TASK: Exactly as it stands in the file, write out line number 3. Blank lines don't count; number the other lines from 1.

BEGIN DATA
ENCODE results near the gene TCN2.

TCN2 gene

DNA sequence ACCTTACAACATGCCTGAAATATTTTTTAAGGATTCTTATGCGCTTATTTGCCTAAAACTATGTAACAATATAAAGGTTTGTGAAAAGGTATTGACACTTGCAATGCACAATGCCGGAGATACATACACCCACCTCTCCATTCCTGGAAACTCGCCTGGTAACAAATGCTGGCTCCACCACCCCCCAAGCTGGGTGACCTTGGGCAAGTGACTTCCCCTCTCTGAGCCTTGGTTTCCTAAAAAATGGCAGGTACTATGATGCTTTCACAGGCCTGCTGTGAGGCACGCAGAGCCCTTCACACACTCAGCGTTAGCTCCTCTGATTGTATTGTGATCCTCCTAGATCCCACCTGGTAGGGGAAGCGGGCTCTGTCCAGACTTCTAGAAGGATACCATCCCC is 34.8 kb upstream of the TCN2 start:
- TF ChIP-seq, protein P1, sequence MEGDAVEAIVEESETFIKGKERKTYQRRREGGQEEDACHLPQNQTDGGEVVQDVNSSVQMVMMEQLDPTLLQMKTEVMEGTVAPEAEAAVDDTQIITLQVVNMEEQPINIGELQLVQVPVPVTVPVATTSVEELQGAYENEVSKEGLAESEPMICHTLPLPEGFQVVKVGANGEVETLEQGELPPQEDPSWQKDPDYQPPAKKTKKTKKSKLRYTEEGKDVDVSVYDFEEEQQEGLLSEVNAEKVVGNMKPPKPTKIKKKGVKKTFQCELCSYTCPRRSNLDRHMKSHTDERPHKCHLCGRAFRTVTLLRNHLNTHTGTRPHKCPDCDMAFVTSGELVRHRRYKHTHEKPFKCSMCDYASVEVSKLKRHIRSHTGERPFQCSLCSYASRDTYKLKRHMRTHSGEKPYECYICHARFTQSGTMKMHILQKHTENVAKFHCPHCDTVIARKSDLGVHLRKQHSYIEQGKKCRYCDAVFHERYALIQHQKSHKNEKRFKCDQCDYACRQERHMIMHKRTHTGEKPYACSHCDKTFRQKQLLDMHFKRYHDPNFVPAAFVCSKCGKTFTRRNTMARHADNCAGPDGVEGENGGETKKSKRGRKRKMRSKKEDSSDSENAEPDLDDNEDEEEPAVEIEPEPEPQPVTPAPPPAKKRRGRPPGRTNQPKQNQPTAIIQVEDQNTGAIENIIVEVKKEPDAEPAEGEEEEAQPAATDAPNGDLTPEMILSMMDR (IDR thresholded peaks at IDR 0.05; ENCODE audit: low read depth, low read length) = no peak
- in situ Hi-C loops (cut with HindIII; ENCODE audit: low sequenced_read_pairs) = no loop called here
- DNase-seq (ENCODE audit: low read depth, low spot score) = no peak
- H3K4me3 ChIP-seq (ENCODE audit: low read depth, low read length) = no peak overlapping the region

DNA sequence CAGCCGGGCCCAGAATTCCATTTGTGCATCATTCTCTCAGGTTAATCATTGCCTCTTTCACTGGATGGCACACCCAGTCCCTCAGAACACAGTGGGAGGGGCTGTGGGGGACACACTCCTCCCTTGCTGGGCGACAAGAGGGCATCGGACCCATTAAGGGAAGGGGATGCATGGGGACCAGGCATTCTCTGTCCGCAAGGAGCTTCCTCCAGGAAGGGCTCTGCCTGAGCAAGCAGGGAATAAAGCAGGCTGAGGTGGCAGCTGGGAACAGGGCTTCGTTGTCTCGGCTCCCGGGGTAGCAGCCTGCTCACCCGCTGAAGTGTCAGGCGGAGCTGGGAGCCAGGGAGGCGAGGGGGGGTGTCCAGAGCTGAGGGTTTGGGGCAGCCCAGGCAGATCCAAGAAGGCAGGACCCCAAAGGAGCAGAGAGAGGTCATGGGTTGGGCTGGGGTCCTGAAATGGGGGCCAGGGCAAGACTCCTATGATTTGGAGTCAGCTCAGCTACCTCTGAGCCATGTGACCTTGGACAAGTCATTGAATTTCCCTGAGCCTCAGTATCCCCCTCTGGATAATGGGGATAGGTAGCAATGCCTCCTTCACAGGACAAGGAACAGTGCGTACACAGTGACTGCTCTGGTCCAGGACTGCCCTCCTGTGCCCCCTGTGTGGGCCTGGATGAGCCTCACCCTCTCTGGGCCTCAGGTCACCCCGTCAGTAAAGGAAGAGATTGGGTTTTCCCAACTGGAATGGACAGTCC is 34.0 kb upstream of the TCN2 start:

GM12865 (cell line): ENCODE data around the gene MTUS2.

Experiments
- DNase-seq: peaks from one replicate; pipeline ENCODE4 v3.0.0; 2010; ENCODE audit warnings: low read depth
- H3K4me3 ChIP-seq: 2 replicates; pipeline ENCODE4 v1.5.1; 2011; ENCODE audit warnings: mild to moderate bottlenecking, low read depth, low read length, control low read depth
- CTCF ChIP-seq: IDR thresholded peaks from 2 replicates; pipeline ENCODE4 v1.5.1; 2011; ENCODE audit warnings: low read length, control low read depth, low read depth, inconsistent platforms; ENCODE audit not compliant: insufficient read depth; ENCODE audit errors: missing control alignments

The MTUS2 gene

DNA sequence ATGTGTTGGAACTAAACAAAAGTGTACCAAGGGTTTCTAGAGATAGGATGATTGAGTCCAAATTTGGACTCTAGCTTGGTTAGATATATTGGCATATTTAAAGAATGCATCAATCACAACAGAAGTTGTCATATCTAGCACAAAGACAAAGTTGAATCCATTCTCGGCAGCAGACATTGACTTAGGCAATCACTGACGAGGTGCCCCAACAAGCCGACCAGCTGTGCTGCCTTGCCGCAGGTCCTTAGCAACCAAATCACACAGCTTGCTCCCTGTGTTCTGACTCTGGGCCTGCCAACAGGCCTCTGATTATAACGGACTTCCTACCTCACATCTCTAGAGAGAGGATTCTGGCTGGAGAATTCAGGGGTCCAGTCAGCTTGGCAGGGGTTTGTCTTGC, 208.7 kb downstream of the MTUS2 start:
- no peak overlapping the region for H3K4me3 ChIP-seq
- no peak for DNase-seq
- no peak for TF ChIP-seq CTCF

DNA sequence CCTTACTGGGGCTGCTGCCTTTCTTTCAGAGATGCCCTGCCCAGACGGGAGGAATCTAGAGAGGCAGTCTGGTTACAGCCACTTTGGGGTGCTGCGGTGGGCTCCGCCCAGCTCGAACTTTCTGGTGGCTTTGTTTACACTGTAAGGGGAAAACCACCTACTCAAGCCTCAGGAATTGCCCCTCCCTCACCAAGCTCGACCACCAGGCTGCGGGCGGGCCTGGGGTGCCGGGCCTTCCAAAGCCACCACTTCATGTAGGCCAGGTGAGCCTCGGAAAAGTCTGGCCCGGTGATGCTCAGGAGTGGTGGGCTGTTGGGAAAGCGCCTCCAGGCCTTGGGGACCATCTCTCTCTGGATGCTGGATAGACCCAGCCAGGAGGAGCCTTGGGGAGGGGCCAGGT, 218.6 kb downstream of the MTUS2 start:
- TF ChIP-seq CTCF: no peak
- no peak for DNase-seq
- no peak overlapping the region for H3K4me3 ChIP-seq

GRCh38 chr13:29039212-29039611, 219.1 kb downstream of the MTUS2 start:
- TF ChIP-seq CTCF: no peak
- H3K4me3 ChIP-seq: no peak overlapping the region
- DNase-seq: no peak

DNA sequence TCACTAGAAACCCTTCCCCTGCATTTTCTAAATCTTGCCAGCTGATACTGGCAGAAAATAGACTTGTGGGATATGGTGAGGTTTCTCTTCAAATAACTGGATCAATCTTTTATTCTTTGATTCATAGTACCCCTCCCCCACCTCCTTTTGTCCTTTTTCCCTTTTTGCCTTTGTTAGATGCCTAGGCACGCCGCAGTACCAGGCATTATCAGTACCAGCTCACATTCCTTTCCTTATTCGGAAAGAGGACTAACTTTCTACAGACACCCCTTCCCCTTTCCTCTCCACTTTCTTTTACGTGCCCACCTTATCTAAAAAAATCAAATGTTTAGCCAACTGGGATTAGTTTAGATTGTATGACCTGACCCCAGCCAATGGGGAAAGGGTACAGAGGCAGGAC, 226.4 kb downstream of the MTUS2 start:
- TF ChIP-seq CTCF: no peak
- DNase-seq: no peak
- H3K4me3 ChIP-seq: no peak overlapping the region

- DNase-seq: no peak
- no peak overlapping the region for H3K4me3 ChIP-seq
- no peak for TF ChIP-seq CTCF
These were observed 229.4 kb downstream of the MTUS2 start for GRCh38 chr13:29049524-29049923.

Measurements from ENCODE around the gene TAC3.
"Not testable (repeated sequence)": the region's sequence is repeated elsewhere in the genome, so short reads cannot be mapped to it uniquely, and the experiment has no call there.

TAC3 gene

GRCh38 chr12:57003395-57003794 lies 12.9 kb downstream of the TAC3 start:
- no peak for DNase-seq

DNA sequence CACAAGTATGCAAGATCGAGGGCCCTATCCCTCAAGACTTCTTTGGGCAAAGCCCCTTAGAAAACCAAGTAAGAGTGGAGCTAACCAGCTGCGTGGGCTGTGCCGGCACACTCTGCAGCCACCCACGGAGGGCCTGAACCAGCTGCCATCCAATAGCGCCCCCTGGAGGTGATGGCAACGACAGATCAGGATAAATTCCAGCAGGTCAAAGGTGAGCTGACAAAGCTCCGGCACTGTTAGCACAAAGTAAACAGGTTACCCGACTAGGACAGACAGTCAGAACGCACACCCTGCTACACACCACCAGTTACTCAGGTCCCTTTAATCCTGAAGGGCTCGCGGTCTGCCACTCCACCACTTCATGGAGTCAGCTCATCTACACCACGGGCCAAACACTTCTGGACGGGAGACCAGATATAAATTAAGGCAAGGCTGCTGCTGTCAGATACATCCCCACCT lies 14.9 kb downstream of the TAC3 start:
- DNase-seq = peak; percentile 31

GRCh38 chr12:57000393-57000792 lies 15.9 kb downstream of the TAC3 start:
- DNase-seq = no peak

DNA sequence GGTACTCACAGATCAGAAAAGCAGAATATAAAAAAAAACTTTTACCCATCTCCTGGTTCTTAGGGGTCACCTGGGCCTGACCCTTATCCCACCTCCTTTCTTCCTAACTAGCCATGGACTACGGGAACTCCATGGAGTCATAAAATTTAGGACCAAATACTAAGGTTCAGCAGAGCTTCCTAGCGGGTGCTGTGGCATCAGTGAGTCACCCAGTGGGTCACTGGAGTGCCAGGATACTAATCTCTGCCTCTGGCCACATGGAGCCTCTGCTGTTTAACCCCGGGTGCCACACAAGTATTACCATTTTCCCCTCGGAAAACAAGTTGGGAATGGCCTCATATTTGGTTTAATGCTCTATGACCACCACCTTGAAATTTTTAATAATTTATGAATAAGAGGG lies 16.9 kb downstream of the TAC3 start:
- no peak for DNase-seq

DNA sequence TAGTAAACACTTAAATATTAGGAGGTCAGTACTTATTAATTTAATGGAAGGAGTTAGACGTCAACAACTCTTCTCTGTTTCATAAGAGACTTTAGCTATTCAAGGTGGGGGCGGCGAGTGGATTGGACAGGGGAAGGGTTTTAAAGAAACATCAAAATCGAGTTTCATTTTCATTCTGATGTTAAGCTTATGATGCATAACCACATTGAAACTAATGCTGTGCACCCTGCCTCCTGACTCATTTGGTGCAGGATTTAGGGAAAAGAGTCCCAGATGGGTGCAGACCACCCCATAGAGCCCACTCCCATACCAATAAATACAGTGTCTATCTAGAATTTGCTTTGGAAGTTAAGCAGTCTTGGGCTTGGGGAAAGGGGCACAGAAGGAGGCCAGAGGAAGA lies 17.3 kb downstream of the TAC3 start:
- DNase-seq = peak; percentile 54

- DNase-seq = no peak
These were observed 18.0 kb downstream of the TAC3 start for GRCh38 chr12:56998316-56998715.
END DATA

DNA sequence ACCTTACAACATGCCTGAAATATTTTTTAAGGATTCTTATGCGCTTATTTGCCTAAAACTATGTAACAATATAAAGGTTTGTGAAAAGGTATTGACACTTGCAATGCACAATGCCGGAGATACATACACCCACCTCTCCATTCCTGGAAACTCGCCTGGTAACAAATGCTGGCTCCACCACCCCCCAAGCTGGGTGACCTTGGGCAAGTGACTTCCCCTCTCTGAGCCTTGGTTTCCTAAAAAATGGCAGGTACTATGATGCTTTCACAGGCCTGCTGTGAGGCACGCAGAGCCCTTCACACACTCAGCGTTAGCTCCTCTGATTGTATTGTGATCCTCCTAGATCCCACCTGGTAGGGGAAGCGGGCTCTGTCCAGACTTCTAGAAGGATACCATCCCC is 34.8 kb upstream of the TCN2 start: